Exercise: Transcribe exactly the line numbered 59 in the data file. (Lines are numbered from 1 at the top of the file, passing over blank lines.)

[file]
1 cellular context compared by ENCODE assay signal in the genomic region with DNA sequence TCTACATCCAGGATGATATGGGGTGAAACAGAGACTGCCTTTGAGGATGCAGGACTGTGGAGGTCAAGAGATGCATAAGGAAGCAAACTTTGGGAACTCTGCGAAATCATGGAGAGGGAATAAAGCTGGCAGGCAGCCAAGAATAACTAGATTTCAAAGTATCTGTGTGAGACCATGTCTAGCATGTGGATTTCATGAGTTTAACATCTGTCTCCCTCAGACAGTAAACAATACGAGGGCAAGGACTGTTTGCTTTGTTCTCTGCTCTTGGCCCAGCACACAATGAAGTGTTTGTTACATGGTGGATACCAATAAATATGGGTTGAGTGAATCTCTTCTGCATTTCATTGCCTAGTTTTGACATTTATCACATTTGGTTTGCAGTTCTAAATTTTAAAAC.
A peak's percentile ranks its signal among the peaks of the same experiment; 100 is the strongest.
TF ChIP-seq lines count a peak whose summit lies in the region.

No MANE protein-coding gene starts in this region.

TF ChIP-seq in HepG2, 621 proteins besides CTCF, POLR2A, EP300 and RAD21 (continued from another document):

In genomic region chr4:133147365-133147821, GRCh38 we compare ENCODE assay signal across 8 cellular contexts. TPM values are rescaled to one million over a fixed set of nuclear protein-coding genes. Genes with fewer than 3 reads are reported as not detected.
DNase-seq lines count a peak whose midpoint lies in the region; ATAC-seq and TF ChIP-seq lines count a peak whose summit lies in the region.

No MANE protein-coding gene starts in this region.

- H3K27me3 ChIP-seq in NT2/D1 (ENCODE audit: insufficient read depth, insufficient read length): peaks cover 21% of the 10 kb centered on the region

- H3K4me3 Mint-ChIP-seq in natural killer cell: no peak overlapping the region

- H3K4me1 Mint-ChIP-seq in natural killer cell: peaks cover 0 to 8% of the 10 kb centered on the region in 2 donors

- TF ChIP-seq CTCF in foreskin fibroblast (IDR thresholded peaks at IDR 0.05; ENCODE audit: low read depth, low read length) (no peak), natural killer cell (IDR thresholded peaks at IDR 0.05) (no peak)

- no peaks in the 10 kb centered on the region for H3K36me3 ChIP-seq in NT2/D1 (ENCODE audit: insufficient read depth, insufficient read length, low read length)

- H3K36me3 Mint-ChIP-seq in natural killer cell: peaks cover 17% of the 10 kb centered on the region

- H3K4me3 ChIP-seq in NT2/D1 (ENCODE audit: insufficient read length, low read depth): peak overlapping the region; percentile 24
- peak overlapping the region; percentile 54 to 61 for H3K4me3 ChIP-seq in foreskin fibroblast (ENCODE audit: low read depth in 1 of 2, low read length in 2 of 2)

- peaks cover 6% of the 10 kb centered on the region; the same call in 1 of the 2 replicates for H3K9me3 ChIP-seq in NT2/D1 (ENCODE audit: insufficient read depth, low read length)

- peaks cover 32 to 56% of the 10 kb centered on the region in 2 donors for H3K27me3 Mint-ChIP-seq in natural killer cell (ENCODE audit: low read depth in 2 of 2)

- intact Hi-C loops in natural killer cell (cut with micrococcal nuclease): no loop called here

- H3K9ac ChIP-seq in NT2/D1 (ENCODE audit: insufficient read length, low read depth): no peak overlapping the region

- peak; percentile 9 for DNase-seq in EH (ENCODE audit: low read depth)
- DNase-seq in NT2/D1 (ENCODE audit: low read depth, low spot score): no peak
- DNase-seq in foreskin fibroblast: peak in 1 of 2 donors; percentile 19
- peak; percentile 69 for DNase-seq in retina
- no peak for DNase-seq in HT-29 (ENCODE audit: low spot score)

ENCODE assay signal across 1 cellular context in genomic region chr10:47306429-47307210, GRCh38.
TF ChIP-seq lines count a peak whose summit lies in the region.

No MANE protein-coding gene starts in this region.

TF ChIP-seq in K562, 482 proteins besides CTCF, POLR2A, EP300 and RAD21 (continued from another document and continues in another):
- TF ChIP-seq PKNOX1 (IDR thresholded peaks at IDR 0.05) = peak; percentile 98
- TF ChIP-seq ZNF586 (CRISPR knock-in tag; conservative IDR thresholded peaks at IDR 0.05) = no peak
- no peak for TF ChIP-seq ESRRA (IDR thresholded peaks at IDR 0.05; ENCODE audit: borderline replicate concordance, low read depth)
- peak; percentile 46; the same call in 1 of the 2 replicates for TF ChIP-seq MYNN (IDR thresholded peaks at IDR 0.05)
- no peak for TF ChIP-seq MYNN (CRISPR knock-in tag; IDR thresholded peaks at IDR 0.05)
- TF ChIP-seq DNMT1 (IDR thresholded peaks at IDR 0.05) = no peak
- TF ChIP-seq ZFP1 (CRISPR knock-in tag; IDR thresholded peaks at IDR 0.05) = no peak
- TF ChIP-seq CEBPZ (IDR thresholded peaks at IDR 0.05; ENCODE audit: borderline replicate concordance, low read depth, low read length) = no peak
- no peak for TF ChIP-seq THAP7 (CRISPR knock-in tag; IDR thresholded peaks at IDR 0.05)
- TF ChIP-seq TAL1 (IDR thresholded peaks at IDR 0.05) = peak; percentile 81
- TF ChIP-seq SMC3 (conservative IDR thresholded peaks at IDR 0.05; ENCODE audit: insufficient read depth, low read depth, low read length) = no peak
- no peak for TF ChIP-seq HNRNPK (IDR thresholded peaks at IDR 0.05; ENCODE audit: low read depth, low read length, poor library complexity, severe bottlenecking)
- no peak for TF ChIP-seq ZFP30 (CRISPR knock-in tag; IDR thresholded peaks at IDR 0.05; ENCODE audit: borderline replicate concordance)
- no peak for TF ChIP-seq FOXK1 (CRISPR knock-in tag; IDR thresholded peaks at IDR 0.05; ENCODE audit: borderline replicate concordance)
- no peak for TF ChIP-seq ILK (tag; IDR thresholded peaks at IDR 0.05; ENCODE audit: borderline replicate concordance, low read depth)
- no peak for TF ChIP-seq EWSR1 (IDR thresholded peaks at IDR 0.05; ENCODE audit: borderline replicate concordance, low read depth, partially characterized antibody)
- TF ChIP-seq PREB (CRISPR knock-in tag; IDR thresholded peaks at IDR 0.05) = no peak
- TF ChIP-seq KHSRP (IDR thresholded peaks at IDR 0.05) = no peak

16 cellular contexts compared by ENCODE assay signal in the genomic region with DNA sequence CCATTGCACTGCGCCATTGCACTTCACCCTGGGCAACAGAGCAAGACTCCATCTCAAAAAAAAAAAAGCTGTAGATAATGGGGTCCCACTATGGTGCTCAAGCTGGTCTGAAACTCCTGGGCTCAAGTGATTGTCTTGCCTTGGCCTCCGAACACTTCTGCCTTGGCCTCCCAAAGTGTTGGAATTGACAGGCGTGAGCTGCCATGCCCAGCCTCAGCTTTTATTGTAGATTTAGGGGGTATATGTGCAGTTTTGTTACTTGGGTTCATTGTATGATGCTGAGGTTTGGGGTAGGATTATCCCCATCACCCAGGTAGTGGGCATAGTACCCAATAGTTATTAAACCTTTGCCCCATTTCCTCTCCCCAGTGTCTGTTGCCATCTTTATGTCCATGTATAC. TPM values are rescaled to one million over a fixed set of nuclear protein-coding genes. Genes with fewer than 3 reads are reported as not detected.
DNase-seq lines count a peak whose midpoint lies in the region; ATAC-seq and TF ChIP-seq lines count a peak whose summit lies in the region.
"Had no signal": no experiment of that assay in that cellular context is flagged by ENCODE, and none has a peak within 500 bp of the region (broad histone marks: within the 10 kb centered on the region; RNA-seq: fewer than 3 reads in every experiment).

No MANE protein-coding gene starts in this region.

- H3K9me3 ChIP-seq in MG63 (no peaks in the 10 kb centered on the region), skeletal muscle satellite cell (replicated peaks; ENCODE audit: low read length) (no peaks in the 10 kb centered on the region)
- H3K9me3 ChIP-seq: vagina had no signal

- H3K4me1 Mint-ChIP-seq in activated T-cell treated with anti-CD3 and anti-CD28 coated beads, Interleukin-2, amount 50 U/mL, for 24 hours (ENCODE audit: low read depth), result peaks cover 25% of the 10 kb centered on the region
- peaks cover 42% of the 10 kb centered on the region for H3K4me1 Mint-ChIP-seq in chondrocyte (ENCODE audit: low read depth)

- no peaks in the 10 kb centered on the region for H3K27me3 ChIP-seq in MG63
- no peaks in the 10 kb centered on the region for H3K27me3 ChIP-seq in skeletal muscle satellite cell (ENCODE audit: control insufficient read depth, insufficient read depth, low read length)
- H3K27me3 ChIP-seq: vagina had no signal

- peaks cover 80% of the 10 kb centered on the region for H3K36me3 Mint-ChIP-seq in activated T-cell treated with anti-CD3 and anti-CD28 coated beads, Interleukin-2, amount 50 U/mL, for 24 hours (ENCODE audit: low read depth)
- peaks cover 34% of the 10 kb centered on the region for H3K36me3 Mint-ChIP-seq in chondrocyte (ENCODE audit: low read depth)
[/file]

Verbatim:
- peaks cover 80% of the 10 kb centered on the region for H3K36me3 Mint-ChIP-seq in activated T-cell treated with anti-CD3 and anti-CD28 coated beads, Interleukin-2, amount 50 U/mL, for 24 hours (ENCODE audit: low read depth)